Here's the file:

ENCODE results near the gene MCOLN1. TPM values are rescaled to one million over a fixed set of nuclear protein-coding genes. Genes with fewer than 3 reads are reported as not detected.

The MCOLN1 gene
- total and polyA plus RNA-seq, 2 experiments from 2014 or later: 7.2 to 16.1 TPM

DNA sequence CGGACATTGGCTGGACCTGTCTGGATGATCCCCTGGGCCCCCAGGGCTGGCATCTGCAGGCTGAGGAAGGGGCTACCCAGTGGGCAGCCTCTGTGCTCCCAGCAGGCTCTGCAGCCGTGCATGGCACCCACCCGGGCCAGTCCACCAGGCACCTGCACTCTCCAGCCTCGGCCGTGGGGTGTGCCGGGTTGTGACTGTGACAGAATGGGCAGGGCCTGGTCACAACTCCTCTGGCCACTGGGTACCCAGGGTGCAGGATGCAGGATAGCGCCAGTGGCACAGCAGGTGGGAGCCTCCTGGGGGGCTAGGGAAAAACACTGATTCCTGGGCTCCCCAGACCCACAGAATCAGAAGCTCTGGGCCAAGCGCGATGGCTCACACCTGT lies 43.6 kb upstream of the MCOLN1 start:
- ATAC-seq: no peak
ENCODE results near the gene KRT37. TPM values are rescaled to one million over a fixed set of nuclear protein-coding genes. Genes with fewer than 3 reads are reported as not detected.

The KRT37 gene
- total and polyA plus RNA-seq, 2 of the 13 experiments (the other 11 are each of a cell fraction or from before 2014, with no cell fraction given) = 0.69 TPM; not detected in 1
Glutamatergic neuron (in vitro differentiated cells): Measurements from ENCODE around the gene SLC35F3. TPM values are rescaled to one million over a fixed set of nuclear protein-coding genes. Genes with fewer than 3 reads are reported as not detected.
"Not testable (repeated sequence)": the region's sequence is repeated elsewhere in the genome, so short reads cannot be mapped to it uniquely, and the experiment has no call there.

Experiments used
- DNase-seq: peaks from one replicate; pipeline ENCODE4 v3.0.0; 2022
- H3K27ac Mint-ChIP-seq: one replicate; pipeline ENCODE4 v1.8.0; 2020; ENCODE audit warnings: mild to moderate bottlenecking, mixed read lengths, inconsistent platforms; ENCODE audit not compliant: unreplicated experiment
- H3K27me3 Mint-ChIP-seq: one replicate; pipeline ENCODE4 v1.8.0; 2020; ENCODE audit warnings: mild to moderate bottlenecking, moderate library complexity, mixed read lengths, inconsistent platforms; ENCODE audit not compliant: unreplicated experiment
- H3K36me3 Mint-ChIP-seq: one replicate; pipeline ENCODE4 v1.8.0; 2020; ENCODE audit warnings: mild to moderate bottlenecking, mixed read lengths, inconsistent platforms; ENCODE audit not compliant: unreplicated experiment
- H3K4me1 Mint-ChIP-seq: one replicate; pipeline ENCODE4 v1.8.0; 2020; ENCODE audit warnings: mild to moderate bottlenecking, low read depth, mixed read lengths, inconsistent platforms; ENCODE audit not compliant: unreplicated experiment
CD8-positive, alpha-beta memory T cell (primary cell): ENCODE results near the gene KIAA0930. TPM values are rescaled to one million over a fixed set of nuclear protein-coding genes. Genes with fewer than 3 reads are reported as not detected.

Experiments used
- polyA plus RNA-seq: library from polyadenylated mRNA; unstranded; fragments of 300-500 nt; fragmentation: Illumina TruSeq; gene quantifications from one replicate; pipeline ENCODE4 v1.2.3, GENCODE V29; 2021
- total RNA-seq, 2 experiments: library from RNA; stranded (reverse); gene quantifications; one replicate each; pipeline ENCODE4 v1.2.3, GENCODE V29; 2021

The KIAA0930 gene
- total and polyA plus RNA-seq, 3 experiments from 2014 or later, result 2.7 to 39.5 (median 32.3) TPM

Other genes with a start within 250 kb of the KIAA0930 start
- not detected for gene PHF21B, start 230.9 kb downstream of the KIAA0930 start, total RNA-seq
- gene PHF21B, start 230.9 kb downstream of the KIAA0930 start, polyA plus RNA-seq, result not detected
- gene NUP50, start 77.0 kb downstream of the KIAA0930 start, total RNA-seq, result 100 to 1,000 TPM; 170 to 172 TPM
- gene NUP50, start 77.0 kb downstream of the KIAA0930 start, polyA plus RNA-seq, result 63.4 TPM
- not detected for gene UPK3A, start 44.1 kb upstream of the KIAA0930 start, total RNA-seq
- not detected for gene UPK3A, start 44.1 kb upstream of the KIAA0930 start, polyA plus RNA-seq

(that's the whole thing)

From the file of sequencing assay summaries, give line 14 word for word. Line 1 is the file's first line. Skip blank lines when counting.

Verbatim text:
- H3K27me3 Mint-ChIP-seq: one replicate; pipeline ENCODE4 v1.8.0; 2020; ENCODE audit warnings: mild to moderate bottlenecking, moderate library complexity, mixed read lengths, inconsistent platforms; ENCODE audit not compliant: unreplicated experiment